That window, that measure of extra, self-directed time, was designed to help alleviate your existing workload. But nature abhors a vacuum, and so do school boards, apparently. New school improvement plans, new board improvement  plans, new  reporting  mechanisms, shiny  new  diagnostic toys, and new “voluntary” PD have increasingly rushed in to fill the alleged void.

Your union can help, but only if your local is aware of what is happening. Talk to your school steward, talk to your local executive members; tell them what is going on, and find out what your rights are.

By doing so, you will also help prepare the ground for the next bargaining round. In a matter of months, your  collective agreement will expire. You can expect that workload will, once again, be a major issue in negotiations. You demonstrated in the last round just how powerful the united voices of educators can be. Your commitment and solidarity will be needed even more in the next round.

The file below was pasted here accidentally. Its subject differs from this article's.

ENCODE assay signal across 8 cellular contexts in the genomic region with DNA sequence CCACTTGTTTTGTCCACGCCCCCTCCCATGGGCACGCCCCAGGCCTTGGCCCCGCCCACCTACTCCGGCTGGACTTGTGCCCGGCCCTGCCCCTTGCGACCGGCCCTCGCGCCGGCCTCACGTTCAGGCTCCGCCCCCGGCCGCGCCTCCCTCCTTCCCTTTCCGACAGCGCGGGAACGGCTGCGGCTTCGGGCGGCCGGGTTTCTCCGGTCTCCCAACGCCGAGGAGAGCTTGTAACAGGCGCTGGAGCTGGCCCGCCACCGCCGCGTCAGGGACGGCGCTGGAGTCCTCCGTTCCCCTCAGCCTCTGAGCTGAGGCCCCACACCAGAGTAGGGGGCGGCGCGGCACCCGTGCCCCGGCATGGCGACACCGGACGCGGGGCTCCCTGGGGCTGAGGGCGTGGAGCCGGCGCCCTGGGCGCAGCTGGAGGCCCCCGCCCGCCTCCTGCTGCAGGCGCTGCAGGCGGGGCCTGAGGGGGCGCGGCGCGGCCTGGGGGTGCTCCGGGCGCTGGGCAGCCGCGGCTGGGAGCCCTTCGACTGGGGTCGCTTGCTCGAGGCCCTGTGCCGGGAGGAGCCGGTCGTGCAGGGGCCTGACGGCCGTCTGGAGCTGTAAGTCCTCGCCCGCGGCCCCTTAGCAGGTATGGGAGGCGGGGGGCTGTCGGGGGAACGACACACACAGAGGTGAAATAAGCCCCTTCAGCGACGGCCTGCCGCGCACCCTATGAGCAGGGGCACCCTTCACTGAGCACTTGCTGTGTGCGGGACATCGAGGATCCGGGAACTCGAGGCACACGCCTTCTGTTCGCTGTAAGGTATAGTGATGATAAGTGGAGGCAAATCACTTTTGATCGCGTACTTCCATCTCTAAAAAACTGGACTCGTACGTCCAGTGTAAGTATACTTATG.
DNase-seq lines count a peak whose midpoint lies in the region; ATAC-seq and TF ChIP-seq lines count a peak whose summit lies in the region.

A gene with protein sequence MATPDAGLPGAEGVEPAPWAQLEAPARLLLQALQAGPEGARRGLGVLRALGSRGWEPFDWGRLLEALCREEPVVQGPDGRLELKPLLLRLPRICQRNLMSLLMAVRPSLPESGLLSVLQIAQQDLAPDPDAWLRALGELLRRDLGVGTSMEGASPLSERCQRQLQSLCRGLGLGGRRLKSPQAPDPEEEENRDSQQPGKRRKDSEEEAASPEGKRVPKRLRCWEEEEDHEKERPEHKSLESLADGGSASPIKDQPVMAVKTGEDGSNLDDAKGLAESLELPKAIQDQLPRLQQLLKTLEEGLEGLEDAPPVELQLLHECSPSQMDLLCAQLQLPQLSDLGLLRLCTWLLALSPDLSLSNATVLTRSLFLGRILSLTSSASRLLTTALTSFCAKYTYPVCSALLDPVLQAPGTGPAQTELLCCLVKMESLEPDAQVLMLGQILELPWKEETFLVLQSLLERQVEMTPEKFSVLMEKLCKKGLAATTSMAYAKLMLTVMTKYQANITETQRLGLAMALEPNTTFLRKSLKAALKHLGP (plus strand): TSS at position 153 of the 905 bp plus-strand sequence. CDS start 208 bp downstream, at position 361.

In the meantime, bear the following truths in mind. Your time on this earth is short. Your work should fit into your life, and not the other way around.


1  Martin Turcotte (2007), “Time Spent with Family during a Typical Workday, 1986-2005,” Canadian Social Trends, no. 83.


ETFO president Sam Hammond

In August, just over 600 delegates gathered in Toronto at ETFO’s 2014 Annual Meeting to debate resolutions to guide our union and enhance the teaching profession.